Digital migration made us gravitate to Apps to meet the needs of indoor lifestyles, largely in education, entertainment and e-commerce. UNICEF was first to highlight that children are at increased risk of harm online as the pandemic led to an unprecedented rise in screen time. School closures and strict containment measures mean that mothers resorted to cloud-based solutions to keep their children learning, entertained and connected. But not all children have the skills and resources to keep themselves safe online. Greater unsupervised cloud activity exposed millions of children to higher risk of sexual exploitation and coercion, extortion and manipulation. Emotionally vulnerable children became exposed to increased risks of grooming. But even before the pandemic, many girls in poverty would have seen the Lebanese-born Mia Khalifa become a global sensation after her famous hijab XXX video went viral.

As stress, isolation and loneliness increased during the furlough that followed viral spread, there were increased chances of people acting on impulse. Economic hardship also increased the potential for livestreaming abuses in home environments. Livestreaming also increased as unsupervised children engaged in self-generated content for digital publication. The lack of face-to-face contact led to heightened risk-taking such as sending sexualized images, while increased and unstructured time online exposed children to the normalizing effects of harmful and violent sexual content.

Universities and schools now operate inside cloud-based milieus. These Virtual Learning Environments (VLE) use tools like Canvas, Blackboard, Sakai, Google Classrooms, Open edX and Moodle for content management and cloud-based video conferencing service like Google Hangouts, Lifesize, Vidyo, and Zoom for teacher re-education. And so, children continue to master syllabi of studies to meet tables of specification that remain unperturbed, unconcerned and unchanged by a virus that found an abundant new host. But as students work in these new VLEs, many of them remain unprotected by the void of filters that block a parallel pandemic of pornography. Lockdowns have spawned a surge in production and consumption of pornography.

Innocent teaching activities have exposed children to unexpected risks of misogynistic content full of hatred of, contempt for, and prejudice against women and girls. Content that fetishizes humans into closed categories. Most videos end with links to a number of related resources, the selection of which cannot be controlled by the school. There have been reports of content featuring violence, suicidal themes and sexual allusions. Class-hijacking and Zoom-bombing where uninvited guests enter the cloud-classroom making inappropriate comments and introducing unfitting images has resulted in children coming into conflict with the law.

Porntube revenues worldwide have doubled during the pandemic. Studio 20 in Bucharest streams clothed and uncovered models online and has experienced a spike in profits stemming from marital strife precipitated by lockdowns. Sadly, this decay seeps into the lives of children disconnected and far away from such problems. Social-distancing rules have accelerated changes across the porn industry driven by a capitalism of exploitation. Restrictions aimed at slowing the spread of SARS-CoV-2 have halted studio production forcing the release of backlogged footage. Ella Hughes, has paused performing at studios completely. Her followers now pay $12.99 a month to watch videos that she shoots at home and uploads to OnlyFans. Some subscribers pay an additional $40 to $500 for bespoke content. In ten of her most recent private videos, she charged higher fees for uttering a fan’s name or for acting out fantasies.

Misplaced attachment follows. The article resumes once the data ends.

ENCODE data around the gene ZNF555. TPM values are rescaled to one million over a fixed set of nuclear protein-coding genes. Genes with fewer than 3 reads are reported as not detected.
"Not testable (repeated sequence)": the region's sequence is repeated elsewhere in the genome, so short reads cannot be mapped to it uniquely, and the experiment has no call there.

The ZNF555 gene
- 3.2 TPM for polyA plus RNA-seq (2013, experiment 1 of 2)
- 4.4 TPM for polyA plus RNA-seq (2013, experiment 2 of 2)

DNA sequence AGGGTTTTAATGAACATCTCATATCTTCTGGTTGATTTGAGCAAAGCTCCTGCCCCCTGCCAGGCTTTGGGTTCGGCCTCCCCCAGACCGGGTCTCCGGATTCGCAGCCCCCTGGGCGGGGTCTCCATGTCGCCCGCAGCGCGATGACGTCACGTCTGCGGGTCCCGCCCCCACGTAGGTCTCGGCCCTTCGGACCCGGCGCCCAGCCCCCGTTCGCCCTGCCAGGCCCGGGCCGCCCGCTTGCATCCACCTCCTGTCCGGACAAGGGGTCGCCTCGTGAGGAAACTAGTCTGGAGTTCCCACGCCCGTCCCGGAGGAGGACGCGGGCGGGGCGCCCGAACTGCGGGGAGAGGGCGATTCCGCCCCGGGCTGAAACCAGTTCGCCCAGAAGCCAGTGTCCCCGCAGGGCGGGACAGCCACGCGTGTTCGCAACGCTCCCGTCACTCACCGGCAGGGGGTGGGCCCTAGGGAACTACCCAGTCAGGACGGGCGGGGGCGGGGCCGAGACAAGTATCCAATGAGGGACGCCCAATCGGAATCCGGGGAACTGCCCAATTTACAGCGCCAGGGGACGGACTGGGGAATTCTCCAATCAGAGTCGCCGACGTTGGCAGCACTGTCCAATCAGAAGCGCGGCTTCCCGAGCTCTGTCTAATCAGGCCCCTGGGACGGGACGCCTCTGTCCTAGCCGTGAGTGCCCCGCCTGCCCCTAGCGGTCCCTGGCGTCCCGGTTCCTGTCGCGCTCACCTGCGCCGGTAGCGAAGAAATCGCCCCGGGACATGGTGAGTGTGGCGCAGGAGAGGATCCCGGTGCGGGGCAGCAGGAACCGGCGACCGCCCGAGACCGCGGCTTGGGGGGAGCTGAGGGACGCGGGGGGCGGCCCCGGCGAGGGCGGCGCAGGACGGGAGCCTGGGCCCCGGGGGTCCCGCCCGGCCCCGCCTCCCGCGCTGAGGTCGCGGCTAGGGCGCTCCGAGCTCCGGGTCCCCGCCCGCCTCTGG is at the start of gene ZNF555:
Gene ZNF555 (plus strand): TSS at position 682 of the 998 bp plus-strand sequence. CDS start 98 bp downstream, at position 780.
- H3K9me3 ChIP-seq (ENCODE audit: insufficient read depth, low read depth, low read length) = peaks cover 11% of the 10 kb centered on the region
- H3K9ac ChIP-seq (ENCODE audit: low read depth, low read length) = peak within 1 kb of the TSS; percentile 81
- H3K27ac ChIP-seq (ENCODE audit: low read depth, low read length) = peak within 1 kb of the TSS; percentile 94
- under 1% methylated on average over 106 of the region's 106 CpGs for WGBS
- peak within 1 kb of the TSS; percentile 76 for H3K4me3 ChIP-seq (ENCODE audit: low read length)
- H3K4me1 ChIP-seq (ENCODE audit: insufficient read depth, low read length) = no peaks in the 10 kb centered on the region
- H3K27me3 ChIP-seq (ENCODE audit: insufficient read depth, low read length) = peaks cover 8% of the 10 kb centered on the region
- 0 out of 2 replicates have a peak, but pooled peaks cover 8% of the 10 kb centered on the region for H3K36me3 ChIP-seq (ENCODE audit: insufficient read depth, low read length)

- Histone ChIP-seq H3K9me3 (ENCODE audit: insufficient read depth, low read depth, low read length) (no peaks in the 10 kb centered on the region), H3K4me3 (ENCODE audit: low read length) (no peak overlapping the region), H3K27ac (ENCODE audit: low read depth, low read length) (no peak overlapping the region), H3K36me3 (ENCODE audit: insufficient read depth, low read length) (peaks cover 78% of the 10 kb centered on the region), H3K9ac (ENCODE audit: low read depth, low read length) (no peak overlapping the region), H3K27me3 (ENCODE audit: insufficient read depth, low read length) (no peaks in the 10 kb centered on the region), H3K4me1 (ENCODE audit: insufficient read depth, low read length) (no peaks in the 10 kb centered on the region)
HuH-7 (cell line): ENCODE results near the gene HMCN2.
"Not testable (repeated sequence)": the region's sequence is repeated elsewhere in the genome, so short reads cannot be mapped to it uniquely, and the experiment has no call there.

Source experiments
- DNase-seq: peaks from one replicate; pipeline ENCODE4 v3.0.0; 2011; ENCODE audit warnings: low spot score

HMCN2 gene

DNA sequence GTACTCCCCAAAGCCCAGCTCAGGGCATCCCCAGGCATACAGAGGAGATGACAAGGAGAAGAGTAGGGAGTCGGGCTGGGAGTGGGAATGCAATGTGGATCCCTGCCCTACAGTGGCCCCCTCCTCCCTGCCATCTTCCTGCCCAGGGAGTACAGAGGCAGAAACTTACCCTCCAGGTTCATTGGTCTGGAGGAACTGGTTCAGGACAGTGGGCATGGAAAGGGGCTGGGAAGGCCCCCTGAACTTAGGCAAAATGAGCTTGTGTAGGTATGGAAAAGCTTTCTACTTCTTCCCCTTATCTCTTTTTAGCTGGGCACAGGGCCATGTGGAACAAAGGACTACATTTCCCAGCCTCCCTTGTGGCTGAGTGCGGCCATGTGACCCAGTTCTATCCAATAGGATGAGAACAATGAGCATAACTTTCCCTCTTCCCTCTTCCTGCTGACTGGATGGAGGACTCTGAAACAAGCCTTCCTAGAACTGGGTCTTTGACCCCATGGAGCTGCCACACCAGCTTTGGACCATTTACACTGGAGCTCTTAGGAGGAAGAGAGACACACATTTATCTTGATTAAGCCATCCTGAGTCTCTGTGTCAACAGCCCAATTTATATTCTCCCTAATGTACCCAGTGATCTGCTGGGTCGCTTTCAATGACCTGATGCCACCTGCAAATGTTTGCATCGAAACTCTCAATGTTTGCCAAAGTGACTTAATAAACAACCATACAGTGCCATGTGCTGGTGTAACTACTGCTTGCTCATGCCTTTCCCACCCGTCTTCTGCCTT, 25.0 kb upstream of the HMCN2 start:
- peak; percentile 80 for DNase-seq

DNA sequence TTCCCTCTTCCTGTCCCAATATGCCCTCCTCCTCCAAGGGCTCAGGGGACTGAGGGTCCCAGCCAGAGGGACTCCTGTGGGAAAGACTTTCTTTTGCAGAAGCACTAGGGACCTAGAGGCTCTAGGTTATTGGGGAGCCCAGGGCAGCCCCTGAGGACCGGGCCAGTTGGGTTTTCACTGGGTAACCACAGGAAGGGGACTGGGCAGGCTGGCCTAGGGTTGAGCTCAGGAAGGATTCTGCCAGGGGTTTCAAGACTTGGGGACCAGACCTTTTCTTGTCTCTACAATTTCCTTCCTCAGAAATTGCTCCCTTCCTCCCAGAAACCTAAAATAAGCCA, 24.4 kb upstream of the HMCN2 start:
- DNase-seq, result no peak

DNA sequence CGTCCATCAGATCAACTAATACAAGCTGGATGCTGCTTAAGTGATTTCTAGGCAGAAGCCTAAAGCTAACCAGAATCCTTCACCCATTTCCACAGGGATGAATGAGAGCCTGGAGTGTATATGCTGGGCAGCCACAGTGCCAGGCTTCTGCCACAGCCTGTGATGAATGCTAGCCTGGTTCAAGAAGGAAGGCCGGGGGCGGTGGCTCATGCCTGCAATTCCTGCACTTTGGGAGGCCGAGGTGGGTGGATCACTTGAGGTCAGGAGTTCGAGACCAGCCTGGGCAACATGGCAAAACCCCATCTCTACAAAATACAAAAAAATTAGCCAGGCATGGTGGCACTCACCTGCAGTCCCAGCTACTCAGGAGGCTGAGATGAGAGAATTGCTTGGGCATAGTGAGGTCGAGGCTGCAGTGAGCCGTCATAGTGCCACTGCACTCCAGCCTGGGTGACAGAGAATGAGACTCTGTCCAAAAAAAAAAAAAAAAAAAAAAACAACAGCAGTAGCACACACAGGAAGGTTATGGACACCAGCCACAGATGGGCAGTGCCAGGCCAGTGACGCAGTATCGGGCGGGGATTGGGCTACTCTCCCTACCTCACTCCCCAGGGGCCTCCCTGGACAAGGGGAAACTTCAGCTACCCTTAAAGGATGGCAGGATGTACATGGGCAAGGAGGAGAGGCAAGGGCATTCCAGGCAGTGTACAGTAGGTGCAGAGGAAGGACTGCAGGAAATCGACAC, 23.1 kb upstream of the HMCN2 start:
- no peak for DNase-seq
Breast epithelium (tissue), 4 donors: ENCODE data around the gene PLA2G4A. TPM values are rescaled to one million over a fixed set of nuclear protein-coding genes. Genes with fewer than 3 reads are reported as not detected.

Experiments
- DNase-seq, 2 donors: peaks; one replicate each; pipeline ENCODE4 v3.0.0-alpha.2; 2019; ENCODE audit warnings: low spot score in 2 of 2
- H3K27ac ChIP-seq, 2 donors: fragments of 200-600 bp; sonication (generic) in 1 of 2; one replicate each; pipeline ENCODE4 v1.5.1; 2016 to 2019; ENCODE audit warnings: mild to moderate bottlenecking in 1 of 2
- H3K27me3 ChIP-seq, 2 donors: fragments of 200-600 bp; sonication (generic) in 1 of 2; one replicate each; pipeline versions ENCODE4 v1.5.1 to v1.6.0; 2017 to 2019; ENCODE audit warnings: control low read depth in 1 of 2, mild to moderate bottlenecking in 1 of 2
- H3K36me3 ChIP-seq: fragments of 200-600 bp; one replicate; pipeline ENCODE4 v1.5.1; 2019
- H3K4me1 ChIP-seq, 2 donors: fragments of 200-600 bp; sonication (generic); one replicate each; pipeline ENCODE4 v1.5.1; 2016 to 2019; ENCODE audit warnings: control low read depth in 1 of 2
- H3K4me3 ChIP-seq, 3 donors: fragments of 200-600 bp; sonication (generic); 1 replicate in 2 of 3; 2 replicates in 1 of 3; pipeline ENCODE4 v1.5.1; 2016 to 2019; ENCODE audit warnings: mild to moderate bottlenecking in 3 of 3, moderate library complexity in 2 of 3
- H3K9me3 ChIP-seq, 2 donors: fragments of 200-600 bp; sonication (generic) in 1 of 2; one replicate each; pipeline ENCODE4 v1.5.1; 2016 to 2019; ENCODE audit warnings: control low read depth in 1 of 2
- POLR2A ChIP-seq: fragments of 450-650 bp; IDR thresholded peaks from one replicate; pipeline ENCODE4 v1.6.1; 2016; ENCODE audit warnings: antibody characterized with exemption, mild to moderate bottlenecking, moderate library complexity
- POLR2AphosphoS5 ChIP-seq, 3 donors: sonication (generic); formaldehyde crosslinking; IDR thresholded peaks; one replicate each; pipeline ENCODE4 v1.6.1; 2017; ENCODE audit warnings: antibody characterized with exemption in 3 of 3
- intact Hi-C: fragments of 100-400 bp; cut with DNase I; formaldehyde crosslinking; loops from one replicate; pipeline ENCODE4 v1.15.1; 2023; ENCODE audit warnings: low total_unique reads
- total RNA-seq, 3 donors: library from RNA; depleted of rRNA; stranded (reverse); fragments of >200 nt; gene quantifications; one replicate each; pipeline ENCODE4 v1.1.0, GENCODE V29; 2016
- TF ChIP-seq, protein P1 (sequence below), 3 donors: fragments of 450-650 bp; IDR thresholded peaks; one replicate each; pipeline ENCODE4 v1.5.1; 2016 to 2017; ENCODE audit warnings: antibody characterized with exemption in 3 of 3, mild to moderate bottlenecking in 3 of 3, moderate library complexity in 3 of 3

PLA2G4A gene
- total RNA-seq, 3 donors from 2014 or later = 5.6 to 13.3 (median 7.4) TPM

Revenue from direct interaction between performers and fans during COVID-19 has reversed market ratios. Before the pandemic, roughly three-quarters of most performers’ earnings came from production companies paying for work on their sets. The remaining quarter was from direct transactions with fans and merchandise sales. These ratios are now reversed. With “camming” traffic up on far bigger and typically cheaper sites, like Chartubate, MyFreeCams and Streamate, live streamed pornography is a burgeoning new market. This is all the more reason why we must firewall our children at home and at school. BongaModels offers its cam performers 5% of the earnings of anyone new they introduce to work for the studio. Most cam models work from home, but some “camming studios” in warehouses with dozens of staged sets have managed to continue round-the-clock streaming during the lockdowns. Studio 20, which runs 24 camming studios, each with ten to 32 sets in Colombia, Hungary and elsewhere, has cleverly kept some locations buzzing by turning them into residences. To study these changes, we need not open the borders to travel to Budapest. Manzanilla and Mayaro are right here.

Ove the last two months FanCentro, with offices in Barcelona, Spain and Limassol, Cyprus, has attracted more than 19,000 new models for a current index in excess of 191,000 performers. So COVID-19 is not just increasing consumption; it is expanding the exploitation of women. FanCentro expects to switch on a feature that allows models to stream content alone or with partners. Erika Lust, a human rights, feminist and political science expert, is a pornographer and actress based in Barcelona. She has two daughters who are at home during school closures. She does not allow her daughters to watch pornography and she has firewalled the screens in her home to protect her girls.